Last month, on April 2nd, the Belarusian House of Representatives adopted in the second reading the draft law “On the Protection of Personal Data”. The law was passed on May 7th. It is the first Belarusian legal act specifically intended to lay down issues of data protection.

The law is aimed at the legal regulation of social relations arising from the processing of personal data of individuals as well as ensuring the protection of such data and the rights and freedoms of individuals in the processing of their personal data. It implies that

Processing of personal data must be commensurate with the stated purposes of its processing and ensure at all stages a fair balance between the interests of all persons concerned.

The provisions concern in detail, inter alia:

  • definition of the categories of personal data as well as principles and conditions of their processing, with and without the use of automated means
  • determination of the process for cross-border transfer of personal data; in particular, it is prohibited if a foreign country does not provide an adequate level of protection of personal data subjects rights
  • determination of the data subject rights and obligations of public authorities, legal entities and natural persons within the processing of personal data, with regard to particularly the appointment of a Data Protection Officer and data breach notifications
  • establishment of additional safeguards against arbitrary and uncontrolled collection, storage, use, dissemination, provision and other processing of personal data
  • procedure for the establishment of an authority empowered with the protection of data subject rights and its competence; the foundation of the mentioned authority shall be assigned to the Council of Ministers of the Republic of Belarus together with the Operations and Analysis Center under the President of the Republic of Belarus within three months after the official publication of the corresponding law
  • liability for violation of the provisions.

The purpose of adopting this law is to ensure an adequate level of protection of personal data and to support the development of business, trade and economic relations of the Republic of Belarus with other countries.

The main provisions of the law shall enter into force six months after its official publication.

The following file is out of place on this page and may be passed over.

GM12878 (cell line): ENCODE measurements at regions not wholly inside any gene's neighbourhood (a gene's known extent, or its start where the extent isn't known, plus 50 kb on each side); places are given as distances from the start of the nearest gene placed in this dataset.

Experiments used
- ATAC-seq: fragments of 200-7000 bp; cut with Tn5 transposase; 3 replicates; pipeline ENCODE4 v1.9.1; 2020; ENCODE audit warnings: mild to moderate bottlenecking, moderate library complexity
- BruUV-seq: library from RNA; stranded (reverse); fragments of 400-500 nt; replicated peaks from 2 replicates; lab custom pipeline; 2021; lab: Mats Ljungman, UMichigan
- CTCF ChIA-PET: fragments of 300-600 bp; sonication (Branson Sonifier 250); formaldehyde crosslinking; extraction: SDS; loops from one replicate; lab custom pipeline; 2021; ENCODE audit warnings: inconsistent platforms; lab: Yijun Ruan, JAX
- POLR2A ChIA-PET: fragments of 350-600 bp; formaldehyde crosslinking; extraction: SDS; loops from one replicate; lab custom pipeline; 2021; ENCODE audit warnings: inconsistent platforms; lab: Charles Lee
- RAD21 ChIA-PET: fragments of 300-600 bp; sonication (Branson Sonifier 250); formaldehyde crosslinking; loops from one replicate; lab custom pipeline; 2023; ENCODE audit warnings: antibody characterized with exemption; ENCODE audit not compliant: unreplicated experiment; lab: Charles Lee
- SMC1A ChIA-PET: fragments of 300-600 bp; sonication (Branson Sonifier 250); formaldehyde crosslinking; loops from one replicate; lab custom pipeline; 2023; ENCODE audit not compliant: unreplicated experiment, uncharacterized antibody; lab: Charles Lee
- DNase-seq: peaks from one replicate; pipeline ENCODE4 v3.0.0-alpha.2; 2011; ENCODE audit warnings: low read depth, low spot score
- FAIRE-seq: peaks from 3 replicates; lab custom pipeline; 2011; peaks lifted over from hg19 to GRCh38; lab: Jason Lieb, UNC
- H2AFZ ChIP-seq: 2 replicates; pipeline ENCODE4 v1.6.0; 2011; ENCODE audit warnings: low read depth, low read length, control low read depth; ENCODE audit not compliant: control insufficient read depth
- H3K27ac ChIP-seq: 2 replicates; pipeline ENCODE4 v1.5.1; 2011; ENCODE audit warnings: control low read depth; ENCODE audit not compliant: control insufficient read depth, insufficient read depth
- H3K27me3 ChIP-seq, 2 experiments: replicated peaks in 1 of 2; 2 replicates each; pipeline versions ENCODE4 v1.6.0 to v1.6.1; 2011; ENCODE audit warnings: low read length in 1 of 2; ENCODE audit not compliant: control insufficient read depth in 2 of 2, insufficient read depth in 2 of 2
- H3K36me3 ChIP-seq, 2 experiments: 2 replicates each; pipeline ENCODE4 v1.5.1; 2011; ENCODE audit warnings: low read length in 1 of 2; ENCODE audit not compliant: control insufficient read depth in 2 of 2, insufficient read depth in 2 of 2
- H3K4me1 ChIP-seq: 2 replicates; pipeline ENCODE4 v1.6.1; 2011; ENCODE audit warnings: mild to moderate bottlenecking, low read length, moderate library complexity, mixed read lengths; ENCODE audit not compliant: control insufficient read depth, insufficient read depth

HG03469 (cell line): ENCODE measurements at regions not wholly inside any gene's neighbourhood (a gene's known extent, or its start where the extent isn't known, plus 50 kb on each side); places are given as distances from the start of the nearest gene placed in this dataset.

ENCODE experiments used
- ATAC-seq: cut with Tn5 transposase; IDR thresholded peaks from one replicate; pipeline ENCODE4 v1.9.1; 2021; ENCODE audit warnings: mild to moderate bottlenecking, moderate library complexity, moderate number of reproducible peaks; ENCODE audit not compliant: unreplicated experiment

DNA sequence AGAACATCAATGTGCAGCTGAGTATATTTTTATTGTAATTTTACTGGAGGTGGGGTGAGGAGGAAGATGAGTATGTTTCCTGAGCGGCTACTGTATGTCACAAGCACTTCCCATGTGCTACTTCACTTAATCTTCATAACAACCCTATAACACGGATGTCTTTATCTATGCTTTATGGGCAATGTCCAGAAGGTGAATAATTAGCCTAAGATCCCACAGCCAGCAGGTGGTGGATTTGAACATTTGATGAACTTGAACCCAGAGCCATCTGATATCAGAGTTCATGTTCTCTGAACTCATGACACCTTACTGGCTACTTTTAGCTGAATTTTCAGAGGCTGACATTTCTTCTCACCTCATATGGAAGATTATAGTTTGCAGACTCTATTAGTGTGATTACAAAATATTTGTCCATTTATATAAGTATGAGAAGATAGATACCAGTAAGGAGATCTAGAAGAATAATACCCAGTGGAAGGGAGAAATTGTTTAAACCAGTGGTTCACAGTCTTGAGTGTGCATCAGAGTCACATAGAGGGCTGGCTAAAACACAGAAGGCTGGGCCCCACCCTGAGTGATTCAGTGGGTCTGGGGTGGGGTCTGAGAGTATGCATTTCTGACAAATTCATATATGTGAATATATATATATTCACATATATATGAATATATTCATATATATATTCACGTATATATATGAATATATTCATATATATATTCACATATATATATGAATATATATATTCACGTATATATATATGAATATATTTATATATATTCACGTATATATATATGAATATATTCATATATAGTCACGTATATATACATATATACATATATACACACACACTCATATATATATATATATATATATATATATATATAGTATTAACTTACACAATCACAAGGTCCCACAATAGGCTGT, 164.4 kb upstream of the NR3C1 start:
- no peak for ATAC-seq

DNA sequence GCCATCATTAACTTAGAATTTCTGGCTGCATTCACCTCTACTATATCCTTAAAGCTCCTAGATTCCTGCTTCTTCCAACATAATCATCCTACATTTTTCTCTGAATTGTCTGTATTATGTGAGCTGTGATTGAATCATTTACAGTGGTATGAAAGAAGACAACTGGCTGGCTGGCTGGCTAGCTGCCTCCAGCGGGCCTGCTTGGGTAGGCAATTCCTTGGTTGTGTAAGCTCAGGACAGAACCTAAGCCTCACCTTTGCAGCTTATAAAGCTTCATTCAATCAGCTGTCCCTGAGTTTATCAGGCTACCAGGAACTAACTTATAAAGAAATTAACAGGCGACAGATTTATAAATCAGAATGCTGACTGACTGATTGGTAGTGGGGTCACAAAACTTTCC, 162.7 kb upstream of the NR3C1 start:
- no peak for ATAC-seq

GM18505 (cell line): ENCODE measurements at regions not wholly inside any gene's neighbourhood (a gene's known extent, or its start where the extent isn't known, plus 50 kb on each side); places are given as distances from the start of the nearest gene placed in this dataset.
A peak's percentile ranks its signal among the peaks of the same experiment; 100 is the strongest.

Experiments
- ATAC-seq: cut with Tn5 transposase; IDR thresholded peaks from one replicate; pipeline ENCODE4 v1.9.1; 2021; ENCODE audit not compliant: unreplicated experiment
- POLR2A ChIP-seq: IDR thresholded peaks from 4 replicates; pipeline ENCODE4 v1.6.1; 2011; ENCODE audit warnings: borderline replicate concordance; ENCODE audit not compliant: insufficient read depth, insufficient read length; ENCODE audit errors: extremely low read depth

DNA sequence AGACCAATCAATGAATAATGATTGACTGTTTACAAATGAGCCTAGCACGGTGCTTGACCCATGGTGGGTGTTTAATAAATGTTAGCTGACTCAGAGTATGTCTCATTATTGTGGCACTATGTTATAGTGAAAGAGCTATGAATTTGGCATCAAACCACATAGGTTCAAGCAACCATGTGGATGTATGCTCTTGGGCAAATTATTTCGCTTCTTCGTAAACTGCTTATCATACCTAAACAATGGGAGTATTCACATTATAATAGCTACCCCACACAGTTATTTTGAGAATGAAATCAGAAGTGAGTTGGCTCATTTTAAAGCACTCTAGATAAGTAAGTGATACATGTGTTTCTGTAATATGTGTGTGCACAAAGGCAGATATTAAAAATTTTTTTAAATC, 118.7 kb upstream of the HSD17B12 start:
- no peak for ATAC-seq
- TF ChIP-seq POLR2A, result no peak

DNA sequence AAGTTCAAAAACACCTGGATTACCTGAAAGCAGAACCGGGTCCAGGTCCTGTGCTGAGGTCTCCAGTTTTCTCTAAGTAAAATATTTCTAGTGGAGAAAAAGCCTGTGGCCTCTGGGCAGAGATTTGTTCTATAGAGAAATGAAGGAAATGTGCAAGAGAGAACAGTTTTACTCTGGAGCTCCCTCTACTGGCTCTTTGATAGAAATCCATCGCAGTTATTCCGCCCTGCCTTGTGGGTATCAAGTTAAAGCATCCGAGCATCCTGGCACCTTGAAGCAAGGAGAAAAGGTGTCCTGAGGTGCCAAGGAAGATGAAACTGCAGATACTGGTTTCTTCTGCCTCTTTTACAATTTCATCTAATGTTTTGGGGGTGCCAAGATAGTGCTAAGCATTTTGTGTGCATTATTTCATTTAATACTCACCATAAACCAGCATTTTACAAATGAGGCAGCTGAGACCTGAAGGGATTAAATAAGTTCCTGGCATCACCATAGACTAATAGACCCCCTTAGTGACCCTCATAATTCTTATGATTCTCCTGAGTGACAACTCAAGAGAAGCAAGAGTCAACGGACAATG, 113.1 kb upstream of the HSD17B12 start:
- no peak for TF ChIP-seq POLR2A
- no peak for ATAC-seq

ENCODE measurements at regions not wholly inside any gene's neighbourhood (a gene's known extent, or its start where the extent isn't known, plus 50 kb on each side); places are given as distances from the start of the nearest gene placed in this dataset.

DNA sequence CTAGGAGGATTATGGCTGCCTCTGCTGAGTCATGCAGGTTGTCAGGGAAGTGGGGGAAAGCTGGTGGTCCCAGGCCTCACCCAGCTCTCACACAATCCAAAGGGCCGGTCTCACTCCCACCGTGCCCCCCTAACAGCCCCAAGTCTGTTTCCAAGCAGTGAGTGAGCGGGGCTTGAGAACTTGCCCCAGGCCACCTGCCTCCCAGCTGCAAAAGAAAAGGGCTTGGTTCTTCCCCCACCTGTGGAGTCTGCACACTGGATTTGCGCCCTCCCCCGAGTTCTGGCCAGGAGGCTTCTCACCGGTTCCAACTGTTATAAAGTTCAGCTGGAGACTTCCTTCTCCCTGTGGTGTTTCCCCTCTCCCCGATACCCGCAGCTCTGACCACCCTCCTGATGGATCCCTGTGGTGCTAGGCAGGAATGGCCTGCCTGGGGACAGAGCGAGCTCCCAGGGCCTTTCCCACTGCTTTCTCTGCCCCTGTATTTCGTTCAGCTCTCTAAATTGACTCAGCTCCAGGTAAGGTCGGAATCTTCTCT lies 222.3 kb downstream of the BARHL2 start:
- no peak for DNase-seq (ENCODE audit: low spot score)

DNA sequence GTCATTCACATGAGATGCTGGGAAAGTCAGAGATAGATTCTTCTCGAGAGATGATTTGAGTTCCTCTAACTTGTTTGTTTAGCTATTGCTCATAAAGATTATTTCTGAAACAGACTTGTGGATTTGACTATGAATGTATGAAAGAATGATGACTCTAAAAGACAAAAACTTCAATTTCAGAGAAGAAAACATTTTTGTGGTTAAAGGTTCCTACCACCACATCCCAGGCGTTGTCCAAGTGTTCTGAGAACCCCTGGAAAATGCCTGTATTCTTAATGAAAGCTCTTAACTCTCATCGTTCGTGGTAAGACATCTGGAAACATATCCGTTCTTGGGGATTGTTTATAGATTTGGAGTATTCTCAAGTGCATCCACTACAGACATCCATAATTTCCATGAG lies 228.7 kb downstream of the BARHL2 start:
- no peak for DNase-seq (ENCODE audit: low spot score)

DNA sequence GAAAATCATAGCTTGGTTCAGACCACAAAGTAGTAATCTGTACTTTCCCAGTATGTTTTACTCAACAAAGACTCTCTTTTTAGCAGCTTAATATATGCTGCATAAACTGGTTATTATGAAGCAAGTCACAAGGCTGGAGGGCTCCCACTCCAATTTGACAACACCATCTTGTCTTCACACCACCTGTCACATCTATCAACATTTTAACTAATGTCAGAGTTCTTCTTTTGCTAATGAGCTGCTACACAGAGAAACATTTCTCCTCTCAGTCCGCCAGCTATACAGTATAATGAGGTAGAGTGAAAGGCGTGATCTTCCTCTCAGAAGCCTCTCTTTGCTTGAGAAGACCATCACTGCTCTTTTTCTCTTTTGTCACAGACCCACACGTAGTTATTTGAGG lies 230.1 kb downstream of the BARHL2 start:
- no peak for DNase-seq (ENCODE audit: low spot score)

Google Play Store to require new privacy information

25. May 2021

In a blog post published on May 6th, 2021, by Suzanne Frey, VP, Product, Android Security and Privacy, Google announced a new policy that will require developers to provide more privacy and security information about their apps. These details will be made available to users in a new “safety section” in the Google Play Store starting in 2022. The announcement comes a few months after Apple began displaying similar privacy information in their App Store.

The new “safety section” will require Android app developers to explain what kind of data is collected by their apps. For example, whether the app collects personal information, such as name, username or email and whether it collects information directly from the phone, such as approximate or exact location, contacts, media (photos, videos, audio files). Developers must also disclose how the app uses the data. For example, to improve app functionality and personalization. The section will also include information about security features, such as encryption and compliance with Google’s policy for apps aimed at children and families.

The new policy won’t be in effect for a few months in order to give developers enough time to implement the changes. Developers can begin declaring the new information in the fourth quarter of 2021. Users will be able to see the information on Google Play starting in the first quarter of 2022, and all new and existing apps will have to declare the information starting in the second quarter of 2022.

The changes seem designed to allow app developers to better explain to customers whether they can trust an app with their data, rather than working to make apps more data-efficient.